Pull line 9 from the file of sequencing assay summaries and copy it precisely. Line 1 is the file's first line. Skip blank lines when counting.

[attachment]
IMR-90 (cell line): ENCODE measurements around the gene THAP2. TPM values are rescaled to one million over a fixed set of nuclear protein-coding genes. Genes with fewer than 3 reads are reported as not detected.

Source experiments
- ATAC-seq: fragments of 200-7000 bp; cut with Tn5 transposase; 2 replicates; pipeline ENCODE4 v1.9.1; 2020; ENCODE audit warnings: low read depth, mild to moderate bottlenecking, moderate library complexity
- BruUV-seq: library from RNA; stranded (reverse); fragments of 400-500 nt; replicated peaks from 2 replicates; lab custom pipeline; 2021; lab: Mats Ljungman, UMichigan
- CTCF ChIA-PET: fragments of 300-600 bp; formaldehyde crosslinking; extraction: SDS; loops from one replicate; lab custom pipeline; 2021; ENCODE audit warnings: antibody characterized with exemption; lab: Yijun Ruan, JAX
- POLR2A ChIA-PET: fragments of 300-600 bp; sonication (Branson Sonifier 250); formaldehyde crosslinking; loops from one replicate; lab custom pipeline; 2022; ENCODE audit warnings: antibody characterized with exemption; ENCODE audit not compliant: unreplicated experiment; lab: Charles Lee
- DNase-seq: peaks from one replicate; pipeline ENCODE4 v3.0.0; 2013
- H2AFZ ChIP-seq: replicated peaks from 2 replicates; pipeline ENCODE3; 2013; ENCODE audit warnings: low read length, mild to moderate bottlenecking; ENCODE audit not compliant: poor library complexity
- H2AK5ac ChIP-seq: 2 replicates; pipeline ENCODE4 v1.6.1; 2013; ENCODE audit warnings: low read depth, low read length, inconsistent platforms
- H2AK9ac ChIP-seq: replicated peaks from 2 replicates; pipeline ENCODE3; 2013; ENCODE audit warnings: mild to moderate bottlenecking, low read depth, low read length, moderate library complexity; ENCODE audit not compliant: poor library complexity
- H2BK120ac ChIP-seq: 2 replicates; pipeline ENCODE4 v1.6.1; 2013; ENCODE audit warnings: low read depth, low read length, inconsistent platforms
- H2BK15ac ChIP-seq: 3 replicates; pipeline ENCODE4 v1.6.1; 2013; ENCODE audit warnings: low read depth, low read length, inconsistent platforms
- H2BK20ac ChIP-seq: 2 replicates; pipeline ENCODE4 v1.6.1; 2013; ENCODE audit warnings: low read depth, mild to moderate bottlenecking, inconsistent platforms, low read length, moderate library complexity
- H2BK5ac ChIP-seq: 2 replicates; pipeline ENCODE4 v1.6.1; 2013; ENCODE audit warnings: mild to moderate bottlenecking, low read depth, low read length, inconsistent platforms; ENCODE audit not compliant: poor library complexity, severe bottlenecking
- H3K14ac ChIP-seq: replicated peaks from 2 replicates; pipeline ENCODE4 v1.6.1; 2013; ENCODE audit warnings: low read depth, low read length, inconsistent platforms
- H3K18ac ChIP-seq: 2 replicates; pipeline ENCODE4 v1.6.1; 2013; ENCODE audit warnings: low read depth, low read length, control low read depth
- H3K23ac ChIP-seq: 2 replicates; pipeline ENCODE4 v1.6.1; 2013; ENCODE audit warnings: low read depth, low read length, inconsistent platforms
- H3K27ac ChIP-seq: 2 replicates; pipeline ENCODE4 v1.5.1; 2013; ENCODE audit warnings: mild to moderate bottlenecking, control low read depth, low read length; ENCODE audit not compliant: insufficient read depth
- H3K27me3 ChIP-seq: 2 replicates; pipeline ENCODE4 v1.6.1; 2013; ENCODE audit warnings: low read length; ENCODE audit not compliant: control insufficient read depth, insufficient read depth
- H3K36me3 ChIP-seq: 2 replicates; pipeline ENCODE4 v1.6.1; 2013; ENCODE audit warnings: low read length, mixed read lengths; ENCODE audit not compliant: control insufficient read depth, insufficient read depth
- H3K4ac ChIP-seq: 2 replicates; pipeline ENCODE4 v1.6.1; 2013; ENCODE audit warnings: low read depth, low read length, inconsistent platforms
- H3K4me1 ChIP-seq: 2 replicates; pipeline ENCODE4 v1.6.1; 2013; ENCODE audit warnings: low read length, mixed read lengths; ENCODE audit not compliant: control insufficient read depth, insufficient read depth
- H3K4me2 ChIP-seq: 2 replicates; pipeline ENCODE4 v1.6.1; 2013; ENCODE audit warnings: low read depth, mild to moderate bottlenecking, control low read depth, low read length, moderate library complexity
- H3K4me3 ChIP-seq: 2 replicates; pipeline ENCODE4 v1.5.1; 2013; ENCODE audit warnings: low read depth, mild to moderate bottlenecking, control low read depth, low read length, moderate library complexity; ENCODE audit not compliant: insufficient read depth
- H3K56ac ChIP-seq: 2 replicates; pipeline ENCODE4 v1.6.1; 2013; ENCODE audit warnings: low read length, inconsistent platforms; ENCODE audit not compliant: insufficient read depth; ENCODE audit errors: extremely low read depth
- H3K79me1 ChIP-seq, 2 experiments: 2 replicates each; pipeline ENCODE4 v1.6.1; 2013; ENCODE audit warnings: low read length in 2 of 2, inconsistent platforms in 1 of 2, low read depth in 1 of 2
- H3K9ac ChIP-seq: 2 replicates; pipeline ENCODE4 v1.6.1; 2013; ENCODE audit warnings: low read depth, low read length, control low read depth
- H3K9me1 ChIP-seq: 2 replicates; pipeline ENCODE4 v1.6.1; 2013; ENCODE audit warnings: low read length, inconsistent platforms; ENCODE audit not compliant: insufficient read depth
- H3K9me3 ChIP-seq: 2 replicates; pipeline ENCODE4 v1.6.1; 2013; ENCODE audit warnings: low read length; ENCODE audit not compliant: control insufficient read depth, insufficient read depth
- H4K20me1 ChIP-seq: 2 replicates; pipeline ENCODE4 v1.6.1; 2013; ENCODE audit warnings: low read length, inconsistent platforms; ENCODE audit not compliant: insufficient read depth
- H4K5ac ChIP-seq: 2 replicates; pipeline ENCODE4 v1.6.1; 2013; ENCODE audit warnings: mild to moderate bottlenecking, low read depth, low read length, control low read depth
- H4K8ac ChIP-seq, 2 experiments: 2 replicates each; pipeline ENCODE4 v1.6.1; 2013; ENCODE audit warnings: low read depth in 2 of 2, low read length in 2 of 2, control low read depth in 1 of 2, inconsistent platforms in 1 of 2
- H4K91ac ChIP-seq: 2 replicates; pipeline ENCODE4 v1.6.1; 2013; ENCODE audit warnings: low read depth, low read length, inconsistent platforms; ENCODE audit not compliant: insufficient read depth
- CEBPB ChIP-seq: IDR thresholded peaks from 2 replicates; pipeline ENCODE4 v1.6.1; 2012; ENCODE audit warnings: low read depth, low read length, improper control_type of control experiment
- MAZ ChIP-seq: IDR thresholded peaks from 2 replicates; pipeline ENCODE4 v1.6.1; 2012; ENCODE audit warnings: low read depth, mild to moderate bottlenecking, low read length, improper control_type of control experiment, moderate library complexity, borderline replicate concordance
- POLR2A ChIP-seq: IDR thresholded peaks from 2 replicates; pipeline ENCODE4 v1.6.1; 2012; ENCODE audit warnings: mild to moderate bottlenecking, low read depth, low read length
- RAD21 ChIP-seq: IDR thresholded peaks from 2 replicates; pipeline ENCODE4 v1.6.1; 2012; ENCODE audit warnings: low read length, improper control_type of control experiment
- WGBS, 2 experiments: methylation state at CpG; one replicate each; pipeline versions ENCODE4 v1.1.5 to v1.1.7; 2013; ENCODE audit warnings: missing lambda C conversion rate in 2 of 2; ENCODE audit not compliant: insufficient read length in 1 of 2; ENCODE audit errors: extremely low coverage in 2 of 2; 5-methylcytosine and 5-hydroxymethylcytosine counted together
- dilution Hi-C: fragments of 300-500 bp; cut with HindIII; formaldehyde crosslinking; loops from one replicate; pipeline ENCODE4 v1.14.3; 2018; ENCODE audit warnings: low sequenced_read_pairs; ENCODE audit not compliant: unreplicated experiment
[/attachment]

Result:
- H2AK5ac ChIP-seq: 2 replicates; pipeline ENCODE4 v1.6.1; 2013; ENCODE audit warnings: low read depth, low read length, inconsistent platforms